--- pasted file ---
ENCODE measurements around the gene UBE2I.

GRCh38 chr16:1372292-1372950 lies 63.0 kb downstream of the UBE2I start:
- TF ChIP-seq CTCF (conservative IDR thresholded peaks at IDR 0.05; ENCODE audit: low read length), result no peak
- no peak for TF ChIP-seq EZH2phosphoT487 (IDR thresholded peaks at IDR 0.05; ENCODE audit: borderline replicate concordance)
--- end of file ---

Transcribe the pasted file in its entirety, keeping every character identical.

ENCODE measurements around the gene UBE2I.

GRCh38 chr16:1372292-1372950 lies 63.0 kb downstream of the UBE2I start:
- TF ChIP-seq CTCF (conservative IDR thresholded peaks at IDR 0.05; ENCODE audit: low read length), result no peak
- no peak for TF ChIP-seq EZH2phosphoT487 (IDR thresholded peaks at IDR 0.05; ENCODE audit: borderline replicate concordance)